At the outset, Errol Morris’s new film The B-Side: Elsa Dorfman’s Portrait Photography may seem to be the minor, ancillary work that the title implies. For a man that has cultivated a reputation as a purveyor of meticulous investigative documentaries such as The Thin Blue Line and The Fog of War, this looser study of a friend feels, on the surface, lightweight. However, the film’s comparatively informal style makes for an affectionate and deceptively layered portrait of a singular character.
Director Errol Morris
This is the same way that Dorfman worked. She explains to Morris: “I am totally not interested in capturing their soul. I’m only interested in how they seem.” Known most widely for her large-format polaroid photography, Dorfman aimed to capture people when they were happy. “Life when you’re down is hard enough. You don’t need to walk around with a picture of it.” Despite her active focus on the surface and her self-imposed mission to make people feel better, there’s undeniable depth to her portraiture. This is particularly evident in the cumulative effect of multiple snaps over a lengthy period of certain subjects such as her husband Harvey, lifelong friend Allen Ginsberg and, crucially, herself.
Morris allows her to present these photos in her own time and order, his brisk 80-minute film eschewing talking heads and other external commentary in favour of a chatty reminiscence only interrupted when the photos themselves appear on screen. Her infectious optimism and good humour carry even the less riveting passages of the movie, and it’s difficult not to be won over as this unassuming woman, who describes herself as a “lucky little Jewish girl”, breaking into photography with images of the likes of Bob Dylan, Anaïs Nin, W.H. Auden and Andrea Dworkin. As the film enters its final third, though, Morris weaves together a number of deeper threads and nuanced observations like the master craftsman that he is.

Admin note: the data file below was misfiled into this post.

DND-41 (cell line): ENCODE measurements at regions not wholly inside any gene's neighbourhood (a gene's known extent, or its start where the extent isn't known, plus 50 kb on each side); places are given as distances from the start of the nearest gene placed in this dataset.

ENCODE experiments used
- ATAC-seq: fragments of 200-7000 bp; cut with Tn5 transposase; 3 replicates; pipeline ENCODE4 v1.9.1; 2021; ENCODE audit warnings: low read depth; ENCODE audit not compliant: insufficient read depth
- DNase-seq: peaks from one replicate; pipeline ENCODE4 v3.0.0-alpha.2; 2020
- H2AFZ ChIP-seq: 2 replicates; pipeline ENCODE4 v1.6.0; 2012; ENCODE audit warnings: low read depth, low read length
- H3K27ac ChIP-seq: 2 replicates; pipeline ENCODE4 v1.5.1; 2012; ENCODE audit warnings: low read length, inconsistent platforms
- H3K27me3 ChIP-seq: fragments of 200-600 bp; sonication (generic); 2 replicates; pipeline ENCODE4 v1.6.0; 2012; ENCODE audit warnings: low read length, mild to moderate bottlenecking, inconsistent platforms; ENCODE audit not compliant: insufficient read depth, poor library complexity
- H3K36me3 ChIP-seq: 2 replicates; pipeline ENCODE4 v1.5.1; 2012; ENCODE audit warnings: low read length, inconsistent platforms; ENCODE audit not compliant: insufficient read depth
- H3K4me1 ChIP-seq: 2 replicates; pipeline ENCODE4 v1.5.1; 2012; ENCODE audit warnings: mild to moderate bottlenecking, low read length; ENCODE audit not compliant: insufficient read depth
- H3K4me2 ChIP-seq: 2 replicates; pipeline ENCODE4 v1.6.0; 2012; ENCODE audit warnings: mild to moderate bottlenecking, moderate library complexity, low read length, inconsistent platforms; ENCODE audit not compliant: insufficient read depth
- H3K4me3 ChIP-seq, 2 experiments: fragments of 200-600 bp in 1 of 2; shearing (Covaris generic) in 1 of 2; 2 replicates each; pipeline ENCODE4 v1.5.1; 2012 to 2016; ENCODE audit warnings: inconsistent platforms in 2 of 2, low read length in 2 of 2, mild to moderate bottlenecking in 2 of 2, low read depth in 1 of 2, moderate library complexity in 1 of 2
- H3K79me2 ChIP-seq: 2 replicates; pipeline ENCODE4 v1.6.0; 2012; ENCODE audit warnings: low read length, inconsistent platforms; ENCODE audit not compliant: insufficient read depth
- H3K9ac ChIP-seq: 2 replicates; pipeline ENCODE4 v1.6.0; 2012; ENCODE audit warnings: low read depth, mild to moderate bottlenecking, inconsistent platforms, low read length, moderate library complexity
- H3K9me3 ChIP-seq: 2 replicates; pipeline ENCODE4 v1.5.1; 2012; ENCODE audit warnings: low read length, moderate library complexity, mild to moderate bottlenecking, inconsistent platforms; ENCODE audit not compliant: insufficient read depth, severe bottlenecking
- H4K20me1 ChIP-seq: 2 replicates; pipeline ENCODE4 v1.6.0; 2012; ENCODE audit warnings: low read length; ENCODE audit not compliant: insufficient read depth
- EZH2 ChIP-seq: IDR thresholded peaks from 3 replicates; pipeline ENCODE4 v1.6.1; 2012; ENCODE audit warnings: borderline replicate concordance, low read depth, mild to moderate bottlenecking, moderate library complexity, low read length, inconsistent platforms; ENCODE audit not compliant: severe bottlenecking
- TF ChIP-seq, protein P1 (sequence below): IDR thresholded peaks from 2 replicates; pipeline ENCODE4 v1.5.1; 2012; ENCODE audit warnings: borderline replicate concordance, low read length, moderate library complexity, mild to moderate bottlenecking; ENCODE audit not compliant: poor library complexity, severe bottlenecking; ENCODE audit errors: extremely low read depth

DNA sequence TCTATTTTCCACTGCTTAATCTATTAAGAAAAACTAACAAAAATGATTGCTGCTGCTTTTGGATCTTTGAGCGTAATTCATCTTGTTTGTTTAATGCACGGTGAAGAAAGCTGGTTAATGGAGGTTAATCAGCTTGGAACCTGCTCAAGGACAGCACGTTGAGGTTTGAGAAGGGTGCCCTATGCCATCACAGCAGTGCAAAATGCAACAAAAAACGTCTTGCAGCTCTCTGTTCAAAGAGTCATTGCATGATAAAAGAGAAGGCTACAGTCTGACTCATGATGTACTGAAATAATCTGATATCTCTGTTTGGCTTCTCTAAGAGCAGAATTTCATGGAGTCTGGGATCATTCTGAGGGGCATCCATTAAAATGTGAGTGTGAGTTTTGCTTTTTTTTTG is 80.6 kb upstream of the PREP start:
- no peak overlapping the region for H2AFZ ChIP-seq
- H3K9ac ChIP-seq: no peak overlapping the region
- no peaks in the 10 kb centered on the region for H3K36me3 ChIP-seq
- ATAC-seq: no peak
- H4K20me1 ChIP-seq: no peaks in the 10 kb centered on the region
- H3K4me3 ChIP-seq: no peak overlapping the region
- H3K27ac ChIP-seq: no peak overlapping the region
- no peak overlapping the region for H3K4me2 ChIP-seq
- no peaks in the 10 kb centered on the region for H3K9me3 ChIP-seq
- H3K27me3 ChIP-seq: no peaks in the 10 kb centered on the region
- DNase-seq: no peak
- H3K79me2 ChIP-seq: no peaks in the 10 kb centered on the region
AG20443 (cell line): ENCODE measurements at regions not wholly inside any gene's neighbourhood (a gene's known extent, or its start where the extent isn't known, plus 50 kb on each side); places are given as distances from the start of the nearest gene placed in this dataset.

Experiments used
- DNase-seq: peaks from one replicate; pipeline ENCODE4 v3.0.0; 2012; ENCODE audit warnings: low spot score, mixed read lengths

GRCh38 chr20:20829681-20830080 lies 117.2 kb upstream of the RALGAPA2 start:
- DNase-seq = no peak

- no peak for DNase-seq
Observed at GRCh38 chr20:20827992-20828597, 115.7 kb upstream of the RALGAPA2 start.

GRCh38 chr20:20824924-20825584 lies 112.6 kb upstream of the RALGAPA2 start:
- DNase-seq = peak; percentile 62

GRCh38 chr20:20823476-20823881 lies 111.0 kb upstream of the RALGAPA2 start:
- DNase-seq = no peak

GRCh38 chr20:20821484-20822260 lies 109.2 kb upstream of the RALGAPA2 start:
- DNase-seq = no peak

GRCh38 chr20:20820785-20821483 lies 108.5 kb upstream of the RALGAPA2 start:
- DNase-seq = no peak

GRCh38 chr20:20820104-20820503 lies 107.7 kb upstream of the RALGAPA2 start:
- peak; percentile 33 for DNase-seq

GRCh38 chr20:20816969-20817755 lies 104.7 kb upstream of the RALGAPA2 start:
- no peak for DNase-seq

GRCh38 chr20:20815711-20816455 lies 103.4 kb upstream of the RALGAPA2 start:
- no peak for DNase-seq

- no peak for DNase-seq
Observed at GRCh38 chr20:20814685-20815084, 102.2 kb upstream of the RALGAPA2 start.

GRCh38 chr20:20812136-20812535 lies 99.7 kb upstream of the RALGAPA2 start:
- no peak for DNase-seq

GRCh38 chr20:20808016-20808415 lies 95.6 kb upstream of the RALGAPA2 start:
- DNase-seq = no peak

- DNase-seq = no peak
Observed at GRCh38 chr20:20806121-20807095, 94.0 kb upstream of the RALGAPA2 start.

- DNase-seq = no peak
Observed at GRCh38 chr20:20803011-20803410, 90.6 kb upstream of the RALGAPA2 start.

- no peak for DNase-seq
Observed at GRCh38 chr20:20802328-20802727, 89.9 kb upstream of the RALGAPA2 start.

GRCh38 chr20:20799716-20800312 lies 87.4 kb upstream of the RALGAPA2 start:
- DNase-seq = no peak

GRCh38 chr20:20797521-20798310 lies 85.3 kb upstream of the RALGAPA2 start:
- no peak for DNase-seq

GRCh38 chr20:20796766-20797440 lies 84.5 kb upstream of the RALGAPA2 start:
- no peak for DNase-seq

With Dorfman rummaging around in her studio using her images as prompts to narrate her life story, Morris subtly examines the idea of photography as memory. A series of self-portraits with scrawled sharpie notes on the bottom record the story of her parents’ deaths. While the pair are looking at images of Ginsberg, Morris enquires: “Does it bring Allen back?” “Of course,” Dorfman responds pragmatically, though her melancholy is evident. “Maybe that’s when photographs have the ultimate meaning – when the person dies.” The longevity of those memories becomes the focus as their fleeting nature as snapshots of an instant in time, and their perishability as physical media, is brought into sharp relief.
The closure of the Polaroid company precipitated Dorfman’s retirement, and Morris plays up the tie as a curtain is drawn on a career while analogue photography slips quietly into extinction. His film makes for a fittingly positive monument to her often overlooked and under-appreciated work, but this intimate conversation and reflection also allows him to also do so much more.